# Matrix determinant lemma for non-invertible matrices

I would like to calculate the following determinant

$$\det (XX^T + D)$$

where $X \in \mathbb{R}^{m \times n}$. In my specific application:

• the size of $m$ is such that calculating $XX^T$ is out of the question (but $X^TX$ is fine).

• $D$ is a diagonal matrix with some zero elements on the diagonal (i.e., $\det(D)=0$).

Is anyone aware of any techniques that can be used in this case? An extension of the matrix determinant lemma that can be applied to non-invertible matrices?

• Are the nonzero diagonal entries of $D$ positive? Jul 2 '18 at 13:10
• In the application I am tackling yes. Jul 3 '18 at 9:56

For the sake of simplicity, say that $$D=\begin{bmatrix}0&0\\0&\tilde{D}\end{bmatrix},$$ where $\tilde{D}$ is an $(m-k)\times(m-k)$ nonsingular matrix (so that the leading zero block is $k\times k$).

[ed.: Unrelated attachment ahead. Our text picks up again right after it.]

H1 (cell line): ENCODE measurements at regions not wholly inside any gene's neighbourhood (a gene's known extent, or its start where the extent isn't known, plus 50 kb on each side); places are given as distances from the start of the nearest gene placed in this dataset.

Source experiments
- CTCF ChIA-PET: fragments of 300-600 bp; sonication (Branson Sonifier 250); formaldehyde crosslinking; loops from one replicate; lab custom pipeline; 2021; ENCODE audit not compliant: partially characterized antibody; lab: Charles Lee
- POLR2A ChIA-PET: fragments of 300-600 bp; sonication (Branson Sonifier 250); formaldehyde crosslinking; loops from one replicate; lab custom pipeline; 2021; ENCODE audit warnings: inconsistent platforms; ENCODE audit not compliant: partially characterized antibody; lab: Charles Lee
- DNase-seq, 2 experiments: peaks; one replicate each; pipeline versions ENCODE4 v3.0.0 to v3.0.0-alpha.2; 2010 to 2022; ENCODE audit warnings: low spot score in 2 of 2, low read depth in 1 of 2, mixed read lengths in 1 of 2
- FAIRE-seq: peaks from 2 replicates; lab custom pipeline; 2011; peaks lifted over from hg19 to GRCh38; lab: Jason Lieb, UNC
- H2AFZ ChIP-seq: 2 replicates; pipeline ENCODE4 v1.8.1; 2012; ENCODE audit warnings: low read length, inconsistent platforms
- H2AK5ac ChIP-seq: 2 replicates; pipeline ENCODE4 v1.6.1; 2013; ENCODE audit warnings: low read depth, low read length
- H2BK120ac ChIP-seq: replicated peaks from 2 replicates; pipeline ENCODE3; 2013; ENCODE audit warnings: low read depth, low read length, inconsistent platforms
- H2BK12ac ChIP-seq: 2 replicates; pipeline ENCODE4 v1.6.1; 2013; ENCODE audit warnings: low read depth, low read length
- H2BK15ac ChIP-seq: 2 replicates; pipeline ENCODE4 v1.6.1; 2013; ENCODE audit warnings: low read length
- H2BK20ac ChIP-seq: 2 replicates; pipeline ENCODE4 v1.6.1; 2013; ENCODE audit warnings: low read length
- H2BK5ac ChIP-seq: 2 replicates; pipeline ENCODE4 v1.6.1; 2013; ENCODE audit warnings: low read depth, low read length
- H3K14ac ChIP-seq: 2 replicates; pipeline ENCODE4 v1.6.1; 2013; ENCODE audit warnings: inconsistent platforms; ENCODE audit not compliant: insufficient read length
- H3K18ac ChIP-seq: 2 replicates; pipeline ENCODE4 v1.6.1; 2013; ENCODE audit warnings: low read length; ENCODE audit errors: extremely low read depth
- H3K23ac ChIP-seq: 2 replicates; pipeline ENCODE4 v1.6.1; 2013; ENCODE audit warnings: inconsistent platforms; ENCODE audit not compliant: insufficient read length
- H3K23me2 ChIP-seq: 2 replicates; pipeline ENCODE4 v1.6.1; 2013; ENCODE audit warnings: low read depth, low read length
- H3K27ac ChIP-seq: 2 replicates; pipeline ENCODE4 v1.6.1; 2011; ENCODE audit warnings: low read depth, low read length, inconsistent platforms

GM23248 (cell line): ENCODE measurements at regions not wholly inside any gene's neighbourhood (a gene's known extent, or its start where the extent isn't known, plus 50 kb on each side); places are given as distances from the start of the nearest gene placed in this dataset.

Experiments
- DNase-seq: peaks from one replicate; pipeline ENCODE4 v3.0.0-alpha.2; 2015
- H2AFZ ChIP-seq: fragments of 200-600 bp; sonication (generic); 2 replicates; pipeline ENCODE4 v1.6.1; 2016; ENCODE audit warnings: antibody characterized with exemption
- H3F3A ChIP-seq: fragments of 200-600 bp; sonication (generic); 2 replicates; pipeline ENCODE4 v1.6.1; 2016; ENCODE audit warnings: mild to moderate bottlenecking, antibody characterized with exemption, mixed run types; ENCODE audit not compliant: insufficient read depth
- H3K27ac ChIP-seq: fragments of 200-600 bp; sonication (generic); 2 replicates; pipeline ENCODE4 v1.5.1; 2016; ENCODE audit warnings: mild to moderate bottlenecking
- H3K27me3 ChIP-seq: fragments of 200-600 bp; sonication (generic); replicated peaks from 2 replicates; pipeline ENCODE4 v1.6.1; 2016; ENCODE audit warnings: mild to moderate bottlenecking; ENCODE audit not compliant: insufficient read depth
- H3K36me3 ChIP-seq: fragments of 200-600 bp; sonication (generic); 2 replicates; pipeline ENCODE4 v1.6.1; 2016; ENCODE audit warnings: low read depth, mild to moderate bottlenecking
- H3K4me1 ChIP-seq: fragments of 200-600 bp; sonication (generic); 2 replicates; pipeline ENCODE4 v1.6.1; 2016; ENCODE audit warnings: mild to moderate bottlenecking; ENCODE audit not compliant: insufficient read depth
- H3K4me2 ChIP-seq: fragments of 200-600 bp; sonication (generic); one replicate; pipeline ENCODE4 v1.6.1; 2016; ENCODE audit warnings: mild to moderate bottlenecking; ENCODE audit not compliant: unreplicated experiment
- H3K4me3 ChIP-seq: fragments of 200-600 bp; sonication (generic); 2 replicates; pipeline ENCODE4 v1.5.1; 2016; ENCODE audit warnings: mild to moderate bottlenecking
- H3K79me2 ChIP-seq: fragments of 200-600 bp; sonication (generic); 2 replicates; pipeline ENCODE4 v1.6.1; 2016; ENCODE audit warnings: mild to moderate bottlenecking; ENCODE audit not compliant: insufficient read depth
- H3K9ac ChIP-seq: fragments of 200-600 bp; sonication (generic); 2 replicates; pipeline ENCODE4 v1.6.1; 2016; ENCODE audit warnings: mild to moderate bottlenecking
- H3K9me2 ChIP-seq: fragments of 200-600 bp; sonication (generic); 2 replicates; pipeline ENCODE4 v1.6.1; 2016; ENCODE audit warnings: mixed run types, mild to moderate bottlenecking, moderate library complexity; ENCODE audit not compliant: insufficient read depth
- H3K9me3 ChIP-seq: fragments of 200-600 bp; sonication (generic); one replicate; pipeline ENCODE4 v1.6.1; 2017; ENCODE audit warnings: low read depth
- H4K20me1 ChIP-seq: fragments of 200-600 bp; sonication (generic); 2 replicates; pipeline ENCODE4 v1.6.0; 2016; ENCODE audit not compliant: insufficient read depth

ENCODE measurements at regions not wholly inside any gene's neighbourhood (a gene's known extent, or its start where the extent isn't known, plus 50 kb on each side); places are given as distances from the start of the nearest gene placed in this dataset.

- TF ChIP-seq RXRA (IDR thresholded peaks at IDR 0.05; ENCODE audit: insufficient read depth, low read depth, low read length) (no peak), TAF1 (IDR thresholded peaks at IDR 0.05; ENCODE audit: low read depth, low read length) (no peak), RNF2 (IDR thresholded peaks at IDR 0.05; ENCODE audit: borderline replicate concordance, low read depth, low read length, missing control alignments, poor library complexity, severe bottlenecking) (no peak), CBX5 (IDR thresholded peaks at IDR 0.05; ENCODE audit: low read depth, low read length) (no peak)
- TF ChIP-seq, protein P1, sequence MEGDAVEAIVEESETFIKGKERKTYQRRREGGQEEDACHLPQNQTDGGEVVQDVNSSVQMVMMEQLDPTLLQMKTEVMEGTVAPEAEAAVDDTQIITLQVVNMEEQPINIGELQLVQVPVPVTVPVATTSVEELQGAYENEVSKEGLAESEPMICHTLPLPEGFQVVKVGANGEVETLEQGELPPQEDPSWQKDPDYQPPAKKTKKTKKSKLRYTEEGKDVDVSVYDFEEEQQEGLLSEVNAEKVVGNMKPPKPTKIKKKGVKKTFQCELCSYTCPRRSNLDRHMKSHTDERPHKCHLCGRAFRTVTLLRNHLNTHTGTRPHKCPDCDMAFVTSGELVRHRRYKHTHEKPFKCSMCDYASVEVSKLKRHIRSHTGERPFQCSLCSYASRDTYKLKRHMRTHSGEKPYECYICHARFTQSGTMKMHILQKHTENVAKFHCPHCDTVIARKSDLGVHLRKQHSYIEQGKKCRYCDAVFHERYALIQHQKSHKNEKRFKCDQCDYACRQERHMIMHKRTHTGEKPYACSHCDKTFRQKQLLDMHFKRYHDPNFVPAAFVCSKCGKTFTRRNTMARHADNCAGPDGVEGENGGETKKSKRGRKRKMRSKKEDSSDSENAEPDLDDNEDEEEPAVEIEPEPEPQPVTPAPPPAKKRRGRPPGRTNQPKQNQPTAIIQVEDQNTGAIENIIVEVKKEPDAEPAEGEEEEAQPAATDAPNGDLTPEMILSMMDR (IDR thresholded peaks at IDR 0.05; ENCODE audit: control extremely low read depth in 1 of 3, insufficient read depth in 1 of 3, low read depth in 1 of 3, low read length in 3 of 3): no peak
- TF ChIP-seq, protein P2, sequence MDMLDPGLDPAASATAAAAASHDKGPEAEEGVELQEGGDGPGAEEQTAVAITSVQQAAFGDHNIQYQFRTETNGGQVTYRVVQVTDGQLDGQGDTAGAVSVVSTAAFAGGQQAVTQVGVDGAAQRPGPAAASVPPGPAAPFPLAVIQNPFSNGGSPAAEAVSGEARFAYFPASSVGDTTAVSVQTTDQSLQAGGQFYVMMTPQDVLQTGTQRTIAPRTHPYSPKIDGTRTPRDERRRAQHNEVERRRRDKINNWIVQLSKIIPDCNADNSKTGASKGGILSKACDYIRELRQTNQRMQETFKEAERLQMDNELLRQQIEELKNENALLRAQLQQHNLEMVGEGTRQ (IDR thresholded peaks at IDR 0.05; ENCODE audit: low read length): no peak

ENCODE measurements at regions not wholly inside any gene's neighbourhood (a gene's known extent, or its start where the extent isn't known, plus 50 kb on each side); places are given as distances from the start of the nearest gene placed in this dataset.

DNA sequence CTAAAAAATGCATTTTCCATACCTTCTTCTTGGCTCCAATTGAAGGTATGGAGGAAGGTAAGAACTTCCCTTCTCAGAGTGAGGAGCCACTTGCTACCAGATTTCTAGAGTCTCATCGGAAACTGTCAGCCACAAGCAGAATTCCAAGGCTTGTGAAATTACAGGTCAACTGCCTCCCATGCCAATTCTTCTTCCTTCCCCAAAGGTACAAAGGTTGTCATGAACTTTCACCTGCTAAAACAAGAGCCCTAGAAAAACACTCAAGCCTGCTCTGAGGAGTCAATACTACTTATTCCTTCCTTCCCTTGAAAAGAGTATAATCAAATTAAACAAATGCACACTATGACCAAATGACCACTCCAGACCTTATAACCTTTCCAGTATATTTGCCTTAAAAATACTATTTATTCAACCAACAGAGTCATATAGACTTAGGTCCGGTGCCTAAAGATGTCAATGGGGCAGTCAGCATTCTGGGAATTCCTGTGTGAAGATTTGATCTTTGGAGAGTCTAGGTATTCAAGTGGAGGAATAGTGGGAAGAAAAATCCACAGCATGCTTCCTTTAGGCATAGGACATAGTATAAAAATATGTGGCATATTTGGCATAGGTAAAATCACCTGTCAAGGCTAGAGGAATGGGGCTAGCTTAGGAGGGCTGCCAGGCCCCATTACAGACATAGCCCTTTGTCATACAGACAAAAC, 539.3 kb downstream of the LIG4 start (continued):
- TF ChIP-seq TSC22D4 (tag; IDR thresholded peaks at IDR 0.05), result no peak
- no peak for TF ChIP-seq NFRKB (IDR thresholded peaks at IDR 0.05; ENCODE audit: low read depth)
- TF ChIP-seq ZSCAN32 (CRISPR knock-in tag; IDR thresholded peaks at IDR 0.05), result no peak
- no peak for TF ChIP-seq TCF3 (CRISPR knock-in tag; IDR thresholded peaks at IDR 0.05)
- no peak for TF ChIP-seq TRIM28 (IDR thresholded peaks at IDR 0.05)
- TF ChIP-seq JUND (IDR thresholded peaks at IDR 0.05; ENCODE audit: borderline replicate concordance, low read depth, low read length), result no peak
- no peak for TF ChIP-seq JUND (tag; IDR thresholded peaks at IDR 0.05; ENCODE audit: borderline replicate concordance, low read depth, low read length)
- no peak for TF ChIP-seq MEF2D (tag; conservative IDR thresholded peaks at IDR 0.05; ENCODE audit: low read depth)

You can "fix" the singular block by a suitable diagonal matrix and then compensate it back to the low-rank update. Say, $\Delta=\mathrm{diag}(\delta_i)_{i=1}^k$ be a nonsingular diagonal matrix which we want to add to the leading block of $D$ to make it nonsingular. Note that if $E_k$ are the first $k$ columns of the identity matrix then $$D_+=\begin{bmatrix}\Delta & 0 \\ 0 & \tilde{D}\end{bmatrix}=D+E_k\Delta E_k^T$$ so $$D+XX^T=D_+-E_k\Delta E_k^T+XX^T =D_++[E_k,X][-E_k \Delta,X]^T=:D_++YZ^T.$$ You can apply the lemma to this matrix. If $k$ (the number of zero diagonal entries of $D$) is sufficiently small, this should not much harm the efficiency.